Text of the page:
1. Start your runs slow and allow time for your body to adapt. This might mean the first 2-5 runs in hotter temperatures and you may need to avoid intensity.
2. Higher temperatures will boost your heart rate, even if you run at your normal pace, so don't be alarmed if you feel this or see this on your heart rate monitor. Slow down and see tip #1.
3. Choose early mornings or later evenings to do your training if possible. Mid day runs are the hottest part of the day.
4. Put more thought into your routes and try to choose shaded or more treed areas. If it's super hot and you have access to a air conditioned treadmill... well - here's another option :)
5. Choose lighter colours and moisture wicking clothing. That said, cotton is know to keep you cool as it retains moisture. This wouldn't be recommended for remote backcountry routes as cotton won't dry as quickly and could leave you chilled if you're stuck in a soaking wet cotton t-shirt when the sun goes down.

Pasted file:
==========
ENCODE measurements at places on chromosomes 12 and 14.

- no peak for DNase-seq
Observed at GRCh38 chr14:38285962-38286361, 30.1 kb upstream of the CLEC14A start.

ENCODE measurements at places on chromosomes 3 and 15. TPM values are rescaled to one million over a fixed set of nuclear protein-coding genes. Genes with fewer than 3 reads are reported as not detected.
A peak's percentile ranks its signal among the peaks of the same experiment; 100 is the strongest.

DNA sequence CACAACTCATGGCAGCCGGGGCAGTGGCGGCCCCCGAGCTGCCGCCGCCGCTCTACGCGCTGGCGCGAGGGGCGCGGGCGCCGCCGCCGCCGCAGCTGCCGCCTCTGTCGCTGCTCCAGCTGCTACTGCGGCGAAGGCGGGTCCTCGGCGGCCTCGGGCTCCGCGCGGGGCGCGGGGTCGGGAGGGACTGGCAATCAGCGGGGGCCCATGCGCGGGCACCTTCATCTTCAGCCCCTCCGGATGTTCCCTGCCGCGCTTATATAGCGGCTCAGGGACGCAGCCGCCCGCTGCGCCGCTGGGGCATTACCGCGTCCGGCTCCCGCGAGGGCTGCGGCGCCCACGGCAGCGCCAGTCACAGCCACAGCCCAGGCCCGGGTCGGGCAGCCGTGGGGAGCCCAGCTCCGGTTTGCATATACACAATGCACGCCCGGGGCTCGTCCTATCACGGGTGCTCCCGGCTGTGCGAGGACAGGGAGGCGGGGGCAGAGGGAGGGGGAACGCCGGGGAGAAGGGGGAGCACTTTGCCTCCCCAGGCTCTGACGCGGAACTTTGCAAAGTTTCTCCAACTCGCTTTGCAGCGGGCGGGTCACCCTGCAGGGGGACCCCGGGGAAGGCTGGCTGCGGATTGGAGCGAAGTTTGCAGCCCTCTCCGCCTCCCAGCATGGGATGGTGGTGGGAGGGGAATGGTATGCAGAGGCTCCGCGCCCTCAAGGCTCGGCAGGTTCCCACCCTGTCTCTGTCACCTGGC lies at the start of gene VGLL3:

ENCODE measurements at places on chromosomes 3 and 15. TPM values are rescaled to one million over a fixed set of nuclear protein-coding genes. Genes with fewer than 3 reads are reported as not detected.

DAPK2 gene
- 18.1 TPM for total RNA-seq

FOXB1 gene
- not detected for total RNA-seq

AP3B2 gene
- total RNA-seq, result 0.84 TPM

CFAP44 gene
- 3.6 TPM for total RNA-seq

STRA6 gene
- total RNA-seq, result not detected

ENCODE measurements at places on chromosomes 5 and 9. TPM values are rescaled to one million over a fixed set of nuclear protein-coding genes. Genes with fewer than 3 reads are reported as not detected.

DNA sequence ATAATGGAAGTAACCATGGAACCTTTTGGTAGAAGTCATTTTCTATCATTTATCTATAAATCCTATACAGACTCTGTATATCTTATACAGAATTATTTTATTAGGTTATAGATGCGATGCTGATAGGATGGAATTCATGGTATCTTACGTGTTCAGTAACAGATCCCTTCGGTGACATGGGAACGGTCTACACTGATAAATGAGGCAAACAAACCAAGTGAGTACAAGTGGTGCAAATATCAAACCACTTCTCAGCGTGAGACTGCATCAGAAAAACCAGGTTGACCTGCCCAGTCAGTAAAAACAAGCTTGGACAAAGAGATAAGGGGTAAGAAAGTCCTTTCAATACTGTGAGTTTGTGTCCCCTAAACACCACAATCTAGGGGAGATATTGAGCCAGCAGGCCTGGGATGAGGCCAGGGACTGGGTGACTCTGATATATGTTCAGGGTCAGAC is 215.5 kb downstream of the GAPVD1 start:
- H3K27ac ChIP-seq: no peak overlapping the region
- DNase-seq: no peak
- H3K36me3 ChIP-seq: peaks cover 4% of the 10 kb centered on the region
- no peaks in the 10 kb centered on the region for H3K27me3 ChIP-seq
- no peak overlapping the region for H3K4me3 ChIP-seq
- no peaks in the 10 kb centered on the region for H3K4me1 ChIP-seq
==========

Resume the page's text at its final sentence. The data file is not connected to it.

7. Stay hydrated. Drink frequently throughout the day and be sure to take enough water with you and consider electrolytes. See the baseline fueling worksheet sent out in week 3 for more information.
8. If you don't feel well, shut it down and reassess the next day. You don't want to push it and risk getting heat stroke or exhaustion.
9. Adapt. Maybe add in some cross-training like cycling or swimming to stay cooler on really hot days.
Scroll the categories below to find information as the clinic progresses.